Your House Can be a Bad Investment
Like it or not, your house is a bad investment. "Heresy!", you say. Maybe, but here are my reasons for making what many would consider an outrageous claim.
1. A House is a Large Undiversified Investment - most sane investors would shudder at the idea of investing 80% of the portfolio in a single stock, even if that stock is the bluest of blue chips. Yet many Americans have absolutely no qualms about not only investing all of their assets in a house, but also taking on large, often excessive amounts of debt. Many do so because they believe that their house is the best and safest investment available. Wrongo. If it's not yet clear, housing prices can and do go down. You may have seen this graphic from the NY Times, but I think it makes the point that investing in a house has not been a great strategy over the past century. You want to invest in real-estate? Diversify and buy a REIT index (NASDAQ: VGSIX).
2. A House is not a Liquid Investment - If a stock disappoints you, you sell it. The whole process takes you 30 seconds and costs a few dollars in fees. However, as many people around the country are currently finding out, selling a house can be a long, arduous and expensive process.
3. You Never Really Cash-Out of a House - if a stock has a nice run-up, you can easily realize your gains and walk away. If you live in your "investment" you never really cash-out, and so the higher value of your asset will not increase your standard of living. In fact, if you want to increase your standard of living by moving to a bigger, nicer place you will probably find that its price has also increased and more so than your own house (since the new house was more expensive to begin with). Conclusion: for most people house appreciation does not translate into real wealth.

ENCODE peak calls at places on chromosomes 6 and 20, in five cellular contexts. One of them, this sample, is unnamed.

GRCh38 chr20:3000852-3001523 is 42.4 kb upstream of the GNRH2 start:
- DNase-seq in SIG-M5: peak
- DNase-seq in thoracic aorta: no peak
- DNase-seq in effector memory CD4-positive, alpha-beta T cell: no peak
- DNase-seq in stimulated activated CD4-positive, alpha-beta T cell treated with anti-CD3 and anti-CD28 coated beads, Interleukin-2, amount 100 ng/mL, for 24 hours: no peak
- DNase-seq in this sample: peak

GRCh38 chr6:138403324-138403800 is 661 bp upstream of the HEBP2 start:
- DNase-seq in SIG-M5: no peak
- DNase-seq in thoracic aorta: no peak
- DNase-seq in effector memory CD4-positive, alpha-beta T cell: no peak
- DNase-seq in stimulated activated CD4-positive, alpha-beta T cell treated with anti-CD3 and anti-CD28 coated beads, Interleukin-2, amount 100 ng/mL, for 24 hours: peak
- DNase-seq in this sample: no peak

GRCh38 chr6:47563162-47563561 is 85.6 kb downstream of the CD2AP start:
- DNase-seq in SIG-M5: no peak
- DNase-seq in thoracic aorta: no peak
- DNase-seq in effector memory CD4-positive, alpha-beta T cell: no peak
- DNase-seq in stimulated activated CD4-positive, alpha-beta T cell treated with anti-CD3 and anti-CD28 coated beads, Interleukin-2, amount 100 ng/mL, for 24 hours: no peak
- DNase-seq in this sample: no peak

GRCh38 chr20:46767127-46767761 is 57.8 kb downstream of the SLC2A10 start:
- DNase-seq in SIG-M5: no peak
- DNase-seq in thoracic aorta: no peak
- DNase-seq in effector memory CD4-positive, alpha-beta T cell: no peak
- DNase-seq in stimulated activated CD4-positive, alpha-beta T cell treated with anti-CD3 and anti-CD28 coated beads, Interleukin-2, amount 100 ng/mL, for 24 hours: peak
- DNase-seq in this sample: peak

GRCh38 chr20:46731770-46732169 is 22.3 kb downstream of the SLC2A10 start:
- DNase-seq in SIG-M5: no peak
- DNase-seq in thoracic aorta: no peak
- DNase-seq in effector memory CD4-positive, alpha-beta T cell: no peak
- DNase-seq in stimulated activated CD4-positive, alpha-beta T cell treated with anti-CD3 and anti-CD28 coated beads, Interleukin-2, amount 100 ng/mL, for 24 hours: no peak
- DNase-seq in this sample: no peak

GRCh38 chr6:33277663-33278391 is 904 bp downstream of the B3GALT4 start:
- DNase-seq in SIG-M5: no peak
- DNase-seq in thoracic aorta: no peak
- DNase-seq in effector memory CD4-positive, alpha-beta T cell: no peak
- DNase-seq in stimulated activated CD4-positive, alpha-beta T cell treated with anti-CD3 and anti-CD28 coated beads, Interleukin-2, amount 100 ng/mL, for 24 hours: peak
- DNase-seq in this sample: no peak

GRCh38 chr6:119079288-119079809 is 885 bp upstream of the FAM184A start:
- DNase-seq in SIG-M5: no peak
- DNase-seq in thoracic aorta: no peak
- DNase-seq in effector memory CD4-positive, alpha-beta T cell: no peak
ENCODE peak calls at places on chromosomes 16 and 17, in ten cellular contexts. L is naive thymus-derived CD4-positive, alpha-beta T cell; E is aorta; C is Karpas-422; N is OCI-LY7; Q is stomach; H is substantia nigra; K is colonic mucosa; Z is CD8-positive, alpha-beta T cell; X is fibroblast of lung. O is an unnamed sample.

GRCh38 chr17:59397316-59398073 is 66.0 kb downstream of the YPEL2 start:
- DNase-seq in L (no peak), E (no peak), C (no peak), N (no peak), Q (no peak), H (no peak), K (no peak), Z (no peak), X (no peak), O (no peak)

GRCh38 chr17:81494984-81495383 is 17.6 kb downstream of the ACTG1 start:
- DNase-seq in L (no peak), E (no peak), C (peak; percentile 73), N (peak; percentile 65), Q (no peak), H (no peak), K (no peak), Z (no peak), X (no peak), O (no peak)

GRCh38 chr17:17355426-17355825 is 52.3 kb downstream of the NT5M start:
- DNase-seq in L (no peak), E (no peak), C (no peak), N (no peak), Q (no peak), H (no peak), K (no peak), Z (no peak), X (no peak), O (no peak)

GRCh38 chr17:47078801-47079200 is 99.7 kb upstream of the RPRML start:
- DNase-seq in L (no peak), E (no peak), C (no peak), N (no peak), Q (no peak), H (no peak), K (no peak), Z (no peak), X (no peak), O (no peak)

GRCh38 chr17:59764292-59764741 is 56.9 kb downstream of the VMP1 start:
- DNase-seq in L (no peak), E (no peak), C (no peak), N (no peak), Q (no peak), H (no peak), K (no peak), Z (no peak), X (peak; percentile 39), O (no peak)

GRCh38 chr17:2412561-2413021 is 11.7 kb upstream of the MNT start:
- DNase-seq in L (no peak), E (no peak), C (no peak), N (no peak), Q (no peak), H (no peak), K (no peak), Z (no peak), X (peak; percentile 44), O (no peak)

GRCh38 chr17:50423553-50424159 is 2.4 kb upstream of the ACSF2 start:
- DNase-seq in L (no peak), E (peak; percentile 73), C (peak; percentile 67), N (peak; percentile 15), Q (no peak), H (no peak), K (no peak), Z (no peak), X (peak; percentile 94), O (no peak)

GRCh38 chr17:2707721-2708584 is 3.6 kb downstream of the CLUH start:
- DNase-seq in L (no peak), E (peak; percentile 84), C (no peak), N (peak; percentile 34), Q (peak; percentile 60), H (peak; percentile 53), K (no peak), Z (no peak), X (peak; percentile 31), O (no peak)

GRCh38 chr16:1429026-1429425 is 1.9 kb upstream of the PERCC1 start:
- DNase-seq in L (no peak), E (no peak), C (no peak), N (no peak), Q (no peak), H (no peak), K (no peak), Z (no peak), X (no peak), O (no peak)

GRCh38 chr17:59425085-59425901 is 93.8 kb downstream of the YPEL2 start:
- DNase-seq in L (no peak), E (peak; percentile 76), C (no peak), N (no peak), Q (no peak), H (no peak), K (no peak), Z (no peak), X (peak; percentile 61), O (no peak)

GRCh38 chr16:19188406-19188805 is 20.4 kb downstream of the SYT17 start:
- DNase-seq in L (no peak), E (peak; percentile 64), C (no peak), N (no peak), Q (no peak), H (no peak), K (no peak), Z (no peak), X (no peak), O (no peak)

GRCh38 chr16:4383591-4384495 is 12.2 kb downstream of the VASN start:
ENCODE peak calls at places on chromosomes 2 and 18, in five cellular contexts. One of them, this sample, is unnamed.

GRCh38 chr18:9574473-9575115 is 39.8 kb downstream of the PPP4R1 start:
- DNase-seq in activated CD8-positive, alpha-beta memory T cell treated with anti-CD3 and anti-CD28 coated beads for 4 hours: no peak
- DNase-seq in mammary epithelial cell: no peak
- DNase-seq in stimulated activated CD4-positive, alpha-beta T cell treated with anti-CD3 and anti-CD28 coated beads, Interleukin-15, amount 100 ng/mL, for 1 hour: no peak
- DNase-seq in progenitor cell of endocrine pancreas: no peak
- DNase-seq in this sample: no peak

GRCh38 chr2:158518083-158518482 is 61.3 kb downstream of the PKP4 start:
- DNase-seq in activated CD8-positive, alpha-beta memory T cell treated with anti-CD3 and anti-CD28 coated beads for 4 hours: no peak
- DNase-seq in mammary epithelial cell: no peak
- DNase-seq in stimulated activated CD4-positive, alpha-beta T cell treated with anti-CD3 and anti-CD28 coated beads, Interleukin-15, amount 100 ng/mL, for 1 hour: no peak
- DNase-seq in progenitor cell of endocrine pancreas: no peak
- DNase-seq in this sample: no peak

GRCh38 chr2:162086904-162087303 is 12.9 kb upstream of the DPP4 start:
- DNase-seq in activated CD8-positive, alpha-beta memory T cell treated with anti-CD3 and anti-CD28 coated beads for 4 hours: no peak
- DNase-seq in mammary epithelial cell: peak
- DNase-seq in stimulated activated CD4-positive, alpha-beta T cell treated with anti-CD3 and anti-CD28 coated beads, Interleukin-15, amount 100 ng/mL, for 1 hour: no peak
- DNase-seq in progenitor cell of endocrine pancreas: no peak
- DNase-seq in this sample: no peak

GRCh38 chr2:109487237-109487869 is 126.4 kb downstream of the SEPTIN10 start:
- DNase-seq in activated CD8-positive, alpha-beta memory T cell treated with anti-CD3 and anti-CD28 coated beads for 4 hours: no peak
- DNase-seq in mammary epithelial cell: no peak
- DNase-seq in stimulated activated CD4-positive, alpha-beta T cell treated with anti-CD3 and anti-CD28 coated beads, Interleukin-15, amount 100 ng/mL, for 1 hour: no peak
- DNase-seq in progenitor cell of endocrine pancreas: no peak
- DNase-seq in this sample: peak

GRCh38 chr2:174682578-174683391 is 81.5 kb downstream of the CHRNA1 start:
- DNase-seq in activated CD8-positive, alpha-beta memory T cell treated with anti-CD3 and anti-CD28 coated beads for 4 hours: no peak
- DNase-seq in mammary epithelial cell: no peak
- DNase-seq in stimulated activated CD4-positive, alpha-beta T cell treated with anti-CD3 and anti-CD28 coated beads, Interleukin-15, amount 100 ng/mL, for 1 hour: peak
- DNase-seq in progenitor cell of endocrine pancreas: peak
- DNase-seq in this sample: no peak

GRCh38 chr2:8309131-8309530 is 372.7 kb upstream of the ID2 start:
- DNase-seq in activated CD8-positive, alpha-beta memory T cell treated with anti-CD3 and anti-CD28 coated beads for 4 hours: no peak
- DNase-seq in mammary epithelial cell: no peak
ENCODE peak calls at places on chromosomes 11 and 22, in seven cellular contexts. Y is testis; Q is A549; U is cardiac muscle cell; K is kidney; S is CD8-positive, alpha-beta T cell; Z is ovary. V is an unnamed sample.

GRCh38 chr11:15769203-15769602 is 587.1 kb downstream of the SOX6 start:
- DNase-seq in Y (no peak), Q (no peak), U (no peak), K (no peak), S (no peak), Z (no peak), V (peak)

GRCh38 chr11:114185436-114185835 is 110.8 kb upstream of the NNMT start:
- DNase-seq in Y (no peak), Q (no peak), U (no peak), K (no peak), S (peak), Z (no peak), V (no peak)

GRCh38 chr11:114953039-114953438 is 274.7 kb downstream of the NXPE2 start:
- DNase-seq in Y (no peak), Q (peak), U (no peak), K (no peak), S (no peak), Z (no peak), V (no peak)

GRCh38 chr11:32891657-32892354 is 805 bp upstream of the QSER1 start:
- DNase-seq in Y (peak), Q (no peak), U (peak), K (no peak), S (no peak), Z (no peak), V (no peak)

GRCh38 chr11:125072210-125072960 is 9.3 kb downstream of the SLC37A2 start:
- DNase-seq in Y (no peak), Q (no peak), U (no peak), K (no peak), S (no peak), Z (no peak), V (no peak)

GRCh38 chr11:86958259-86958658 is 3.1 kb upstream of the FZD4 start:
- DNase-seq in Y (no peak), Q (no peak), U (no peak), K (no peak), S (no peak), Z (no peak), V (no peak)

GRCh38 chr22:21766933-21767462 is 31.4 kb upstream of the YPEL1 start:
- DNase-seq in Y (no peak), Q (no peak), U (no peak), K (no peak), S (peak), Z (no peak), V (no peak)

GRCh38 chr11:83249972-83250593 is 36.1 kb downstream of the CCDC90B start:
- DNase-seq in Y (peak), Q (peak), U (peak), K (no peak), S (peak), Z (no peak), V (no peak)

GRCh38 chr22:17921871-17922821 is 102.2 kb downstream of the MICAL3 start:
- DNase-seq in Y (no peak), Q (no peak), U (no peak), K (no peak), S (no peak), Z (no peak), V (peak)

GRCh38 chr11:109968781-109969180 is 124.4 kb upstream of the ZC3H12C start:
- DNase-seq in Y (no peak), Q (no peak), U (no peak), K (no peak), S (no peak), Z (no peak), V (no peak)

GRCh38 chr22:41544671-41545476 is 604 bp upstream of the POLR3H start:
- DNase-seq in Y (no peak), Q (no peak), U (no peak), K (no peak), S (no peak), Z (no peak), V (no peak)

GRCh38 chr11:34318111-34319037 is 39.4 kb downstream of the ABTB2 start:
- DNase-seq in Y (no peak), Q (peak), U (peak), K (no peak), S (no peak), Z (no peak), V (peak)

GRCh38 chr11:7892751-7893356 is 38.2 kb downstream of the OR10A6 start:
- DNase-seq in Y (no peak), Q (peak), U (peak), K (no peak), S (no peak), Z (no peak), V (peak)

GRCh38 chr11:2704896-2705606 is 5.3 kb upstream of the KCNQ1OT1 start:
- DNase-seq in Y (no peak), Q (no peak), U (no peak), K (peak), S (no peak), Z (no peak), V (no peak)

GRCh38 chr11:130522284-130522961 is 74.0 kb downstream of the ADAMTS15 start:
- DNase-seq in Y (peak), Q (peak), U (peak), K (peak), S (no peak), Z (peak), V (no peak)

Of course there are exceptions to this argument. For example, if you are willing to move to a smaller house, or you are willing to sell your house and rent, your house's price appreciation will translate into a real increase in your standard of living. Similarly, if you move from a high cost market, such as California or New-York, to a lower cost market, such as Texas, you can also gain from price appreciation. However, that is not the case for most people.
4. Opportunity Costs - many say that renting a house is like throwing away money. After all, at the end of the month you have nothing to show for your payment. This argument is false. By paying rent and not investing in brick and mortar you are able to take your investable assets (such as those you would have used for a down payment) and invest them in alternative investments, e.g. the stock market. Given that mortgage payments tend to be higher than rent, the opportunity cost of investing in a house is considerable and grows over time. Tax considerations may change this equation, especially for people in higher tax brackets whose mortgage deductions can translate to larger tax savings.
So, do my arguments mean that you should not buy a house? Far from it. A house is an investment, of sorts, but it is much more than an investment. It is a place to live and a place to call home. Humans are emotional animals and we need to be emotionally invested and attached to a physical location. My real point is that the cult of real-estate investment and home-ownership is over-zealously promoting itself. Sure, for many it makes financial and emotional sense to buy a home. For many others it would make more sense to invest their money elsewhere. Your house is your home, not an investment, and that's the right way to think about it.